I'm using RecurrenceRule.getDateIterator(startDate, timezone), and it's exhibiting the very expected behavior of "remembering" the last Date that it spat out. However, if I want to repeatedly check from the "beginning" (like, if the user exits a screen and comes back, and I need to show the first date again, etc.), is there a way to "reset" the DateIterator? I've tried DateIterator.advanceTo(Date), but that ignores the input if input < current.
Am I stuck with just calling RecurrenceRule.getDateIterator(startDate, timezone) every time I need to reset?

Michael Angstadt
@mangstadt
@ParthPadg Yes, you'll just have to call getDateIterator() again. There's no way to "reset" the iterator.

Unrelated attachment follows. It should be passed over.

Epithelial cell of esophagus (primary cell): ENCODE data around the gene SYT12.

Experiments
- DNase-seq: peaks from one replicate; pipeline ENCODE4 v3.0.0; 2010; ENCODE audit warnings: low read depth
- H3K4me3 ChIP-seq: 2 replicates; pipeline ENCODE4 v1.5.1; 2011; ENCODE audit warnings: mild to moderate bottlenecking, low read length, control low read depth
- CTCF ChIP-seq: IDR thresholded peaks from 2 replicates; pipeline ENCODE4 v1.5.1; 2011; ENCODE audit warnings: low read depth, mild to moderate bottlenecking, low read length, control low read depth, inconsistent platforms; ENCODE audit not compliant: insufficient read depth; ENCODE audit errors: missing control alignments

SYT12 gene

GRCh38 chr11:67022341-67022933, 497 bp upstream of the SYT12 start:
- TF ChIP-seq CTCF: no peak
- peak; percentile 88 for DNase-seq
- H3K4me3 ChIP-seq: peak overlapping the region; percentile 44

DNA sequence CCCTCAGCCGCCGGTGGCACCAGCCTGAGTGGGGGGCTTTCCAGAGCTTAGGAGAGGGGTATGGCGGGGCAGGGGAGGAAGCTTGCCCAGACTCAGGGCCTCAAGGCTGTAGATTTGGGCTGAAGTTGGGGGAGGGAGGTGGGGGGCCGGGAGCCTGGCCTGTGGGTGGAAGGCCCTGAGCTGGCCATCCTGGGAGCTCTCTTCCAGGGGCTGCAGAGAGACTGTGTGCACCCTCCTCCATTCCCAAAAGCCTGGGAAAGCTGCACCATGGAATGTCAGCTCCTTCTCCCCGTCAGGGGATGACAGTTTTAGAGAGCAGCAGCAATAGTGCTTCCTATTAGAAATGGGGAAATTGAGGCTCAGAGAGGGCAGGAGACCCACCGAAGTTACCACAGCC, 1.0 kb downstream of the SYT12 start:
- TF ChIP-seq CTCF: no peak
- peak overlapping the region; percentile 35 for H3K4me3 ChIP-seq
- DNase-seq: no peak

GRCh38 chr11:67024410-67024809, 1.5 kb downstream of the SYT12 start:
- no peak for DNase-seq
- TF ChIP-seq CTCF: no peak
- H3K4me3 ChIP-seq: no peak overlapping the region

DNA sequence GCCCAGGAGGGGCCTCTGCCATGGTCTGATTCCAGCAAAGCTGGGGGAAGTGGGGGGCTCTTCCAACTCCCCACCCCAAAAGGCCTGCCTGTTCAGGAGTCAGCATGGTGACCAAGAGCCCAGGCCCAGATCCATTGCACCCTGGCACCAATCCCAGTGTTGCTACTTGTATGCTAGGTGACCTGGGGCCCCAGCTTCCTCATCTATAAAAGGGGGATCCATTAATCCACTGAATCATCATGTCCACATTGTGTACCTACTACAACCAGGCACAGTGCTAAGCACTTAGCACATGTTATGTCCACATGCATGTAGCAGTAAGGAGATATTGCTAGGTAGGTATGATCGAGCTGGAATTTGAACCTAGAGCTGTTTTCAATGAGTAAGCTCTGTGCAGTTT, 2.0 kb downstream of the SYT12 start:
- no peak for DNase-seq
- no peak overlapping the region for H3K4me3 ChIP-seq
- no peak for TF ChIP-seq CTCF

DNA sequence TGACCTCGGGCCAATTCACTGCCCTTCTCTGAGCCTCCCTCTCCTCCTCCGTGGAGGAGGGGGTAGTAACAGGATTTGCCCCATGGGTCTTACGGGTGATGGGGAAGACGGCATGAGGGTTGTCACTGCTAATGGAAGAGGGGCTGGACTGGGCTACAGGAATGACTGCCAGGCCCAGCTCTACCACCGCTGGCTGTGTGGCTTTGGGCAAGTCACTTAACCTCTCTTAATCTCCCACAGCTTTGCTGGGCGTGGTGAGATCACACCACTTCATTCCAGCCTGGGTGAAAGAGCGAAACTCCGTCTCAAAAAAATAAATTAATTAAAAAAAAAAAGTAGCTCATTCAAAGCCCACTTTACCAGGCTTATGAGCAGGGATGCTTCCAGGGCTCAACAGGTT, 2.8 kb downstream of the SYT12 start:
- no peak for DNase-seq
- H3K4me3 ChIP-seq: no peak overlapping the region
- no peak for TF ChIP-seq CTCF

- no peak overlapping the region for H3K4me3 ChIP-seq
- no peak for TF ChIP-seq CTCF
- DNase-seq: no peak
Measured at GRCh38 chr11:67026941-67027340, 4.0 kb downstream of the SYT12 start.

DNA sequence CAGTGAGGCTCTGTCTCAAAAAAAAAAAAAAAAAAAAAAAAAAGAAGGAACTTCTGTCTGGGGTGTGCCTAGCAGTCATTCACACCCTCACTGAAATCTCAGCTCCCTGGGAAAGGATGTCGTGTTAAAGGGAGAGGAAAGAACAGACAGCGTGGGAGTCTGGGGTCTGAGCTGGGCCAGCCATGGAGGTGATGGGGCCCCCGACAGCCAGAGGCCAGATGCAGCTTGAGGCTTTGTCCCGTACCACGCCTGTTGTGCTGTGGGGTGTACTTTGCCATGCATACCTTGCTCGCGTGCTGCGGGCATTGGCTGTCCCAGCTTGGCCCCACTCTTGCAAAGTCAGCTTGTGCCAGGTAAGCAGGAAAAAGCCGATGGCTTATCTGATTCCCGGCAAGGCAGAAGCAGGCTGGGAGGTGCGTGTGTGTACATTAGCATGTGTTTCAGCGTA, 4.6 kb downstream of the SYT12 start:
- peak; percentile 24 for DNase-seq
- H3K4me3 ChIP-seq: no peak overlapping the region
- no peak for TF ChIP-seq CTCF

Parth
@ParthPadg

@mangstadt I know I've been asking a lot of questions, and I apologize!

But I think I've found a small bug in the DateIterable created from DateIteratorFactory.createDateIterable(String, Date, TimeZone, boolean).
The bug is: if I create a DateIterable with a Date (e.g., July 17, 2016 @ 14:00) and timezone=PDT, the DateIterable doesn't entirely respect the timezone I input -- it spits out a Date with UTC time (e.g., July 19, 2016 @ 21:00). The workaround is to initialize the DateIterable with UTC time, but it isn't readily apparent that that's what a user should do.

I've written a small script that reproduces this issue (see below). I originally wrote it using org.joda.DateTime objects, but someone pointed out that I should use java.util.Date to reduce confounding variables. Let me know if I'm doing anything funky as a result - I don't use java.util.Date much.